They said the ability to shape a superalloy into nearly its end-use form offers multiple opportunities to accelerate the development of next-generation lightweight structural aerospace alloys by using more conventional gas-atomized feedstock powders.
"This would enable more direct comparisons of strength and toughness at similar part geometry length scales with other additive manufacturing process results using the superalloy powders," the researchers said.
Moving forward, the team is interested in exploring whether advanced computer modeling techniques could assist in the discovery of more members of what could be a new class of high-performance, additive manufacturing-forward superalloys.
"These are extremely complex mixtures," according to Sandia scientist Michael Chandross, an expert in atomic-scale computer modeling who was not directly involved in the study. "All these metals interact at the microscopic - even the atomic - level, and it's those interactions that really determine how strong a metal is, how malleable it is, what its melting point will be and so forth. Our model takes a lot of the guesswork out of metallurgy because it can calculate all that and enables us to predict the performance of a new material before we fabricate it."
Kustas said challenges lie ahead. For one, it could be difficult to produce the new superalloy in large volumes without microscopic cracks, which is a general challenge in additive manufacturing. He also said the materials that go into the alloy are expensive. So, the new metallic material might not be appropriate for consumer goods, for which keeping costs down is a primary concern.
"With all those caveats, if this is scalable, and we can make a bulk part out of this, it's a game changer," he added.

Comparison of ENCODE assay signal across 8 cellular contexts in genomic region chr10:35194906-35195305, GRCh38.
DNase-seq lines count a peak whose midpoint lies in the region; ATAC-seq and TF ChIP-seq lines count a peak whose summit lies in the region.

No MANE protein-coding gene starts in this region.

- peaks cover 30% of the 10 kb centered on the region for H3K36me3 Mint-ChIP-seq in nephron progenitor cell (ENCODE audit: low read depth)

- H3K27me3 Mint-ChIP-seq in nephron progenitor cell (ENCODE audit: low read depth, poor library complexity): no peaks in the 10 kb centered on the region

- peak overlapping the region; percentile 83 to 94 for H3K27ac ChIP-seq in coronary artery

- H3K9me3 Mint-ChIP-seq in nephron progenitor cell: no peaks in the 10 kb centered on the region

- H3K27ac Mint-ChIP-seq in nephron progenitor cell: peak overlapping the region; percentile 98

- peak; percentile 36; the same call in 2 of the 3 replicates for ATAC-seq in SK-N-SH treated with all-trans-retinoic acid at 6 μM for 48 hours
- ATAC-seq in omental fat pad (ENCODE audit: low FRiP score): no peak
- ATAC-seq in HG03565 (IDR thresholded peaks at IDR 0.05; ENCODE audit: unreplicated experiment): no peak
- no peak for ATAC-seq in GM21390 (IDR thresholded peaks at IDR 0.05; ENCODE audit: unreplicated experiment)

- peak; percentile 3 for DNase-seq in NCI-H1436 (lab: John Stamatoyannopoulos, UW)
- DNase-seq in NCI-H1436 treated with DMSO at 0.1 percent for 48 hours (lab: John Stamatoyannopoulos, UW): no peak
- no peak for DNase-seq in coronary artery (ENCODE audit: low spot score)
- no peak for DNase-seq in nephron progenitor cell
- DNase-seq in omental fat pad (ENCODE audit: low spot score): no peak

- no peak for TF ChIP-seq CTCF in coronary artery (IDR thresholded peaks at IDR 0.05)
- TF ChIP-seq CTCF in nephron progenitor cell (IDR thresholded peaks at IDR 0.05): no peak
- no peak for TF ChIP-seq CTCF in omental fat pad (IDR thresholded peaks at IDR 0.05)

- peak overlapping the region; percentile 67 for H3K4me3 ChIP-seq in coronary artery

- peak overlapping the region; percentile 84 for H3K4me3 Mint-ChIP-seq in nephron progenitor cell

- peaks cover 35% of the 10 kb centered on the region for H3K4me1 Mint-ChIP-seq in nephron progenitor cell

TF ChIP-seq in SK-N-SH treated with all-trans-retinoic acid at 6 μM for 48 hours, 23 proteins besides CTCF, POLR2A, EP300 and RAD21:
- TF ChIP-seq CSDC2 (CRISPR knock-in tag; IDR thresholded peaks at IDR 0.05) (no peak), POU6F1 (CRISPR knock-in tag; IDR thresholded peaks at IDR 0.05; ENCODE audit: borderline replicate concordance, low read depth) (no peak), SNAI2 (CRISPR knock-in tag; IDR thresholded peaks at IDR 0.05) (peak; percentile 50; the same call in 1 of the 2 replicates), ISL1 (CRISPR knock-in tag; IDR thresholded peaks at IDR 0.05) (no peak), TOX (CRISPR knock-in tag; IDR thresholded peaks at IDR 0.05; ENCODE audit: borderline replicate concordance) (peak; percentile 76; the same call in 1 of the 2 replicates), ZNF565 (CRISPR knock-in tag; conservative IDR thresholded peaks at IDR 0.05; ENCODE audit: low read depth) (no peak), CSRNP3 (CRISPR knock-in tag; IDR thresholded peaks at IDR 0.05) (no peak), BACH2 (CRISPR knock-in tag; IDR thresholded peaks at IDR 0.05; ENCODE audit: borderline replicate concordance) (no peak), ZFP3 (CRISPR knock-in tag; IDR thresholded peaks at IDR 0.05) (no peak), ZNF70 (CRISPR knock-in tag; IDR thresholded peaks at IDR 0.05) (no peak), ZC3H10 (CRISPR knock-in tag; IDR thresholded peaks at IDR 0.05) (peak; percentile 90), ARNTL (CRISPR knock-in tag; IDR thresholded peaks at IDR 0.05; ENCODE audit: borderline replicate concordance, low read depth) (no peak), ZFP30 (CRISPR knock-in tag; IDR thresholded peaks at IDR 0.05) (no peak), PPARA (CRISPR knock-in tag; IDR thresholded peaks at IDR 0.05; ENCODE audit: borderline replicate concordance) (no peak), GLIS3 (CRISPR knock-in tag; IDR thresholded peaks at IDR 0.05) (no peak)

Sandia's scientists said the new 3D-printed alloy could have a major impact on the energy sector and be an important new material for the aerospace and automotive industries.
About 80% of electricity in the United States and 73% percent of the world's electricity comes from fossil fuel or nuclear power plants, according to the U.S. Energy Information Administration. Both types of facilities rely on heat to turn turbines that generate electricity. Engineers say power plant efficiency is limited by how hot the metal turbine parts can get. If turbines can operate at higher temperatures, then more energy can be converted to electricity while reducing the amount of waste heat released to the environment.
Energy is not the only industry that could benefit from the findings. Aerospace researchers also seek out lightweight materials that stay strong in high heat.
Additionally, Ames Lab scientist Nic Argibay said Ames and Sandia are partnering with the automotive industry to explore how alloys like this could be used in next-generation vehicles.
Ames is also assisting in research that could lead to the development of a new class of 3D-printed metallic materials.
"Electronic structure theory led by Ames Lab was able to provide an understanding of the atomic origins of these useful properties, and we are now in the process of optimizing this new class of alloys to address manufacturing and scalability challenges," Argibay said.
The U. S. Department of Energy and Sandia's research and development program funded the research.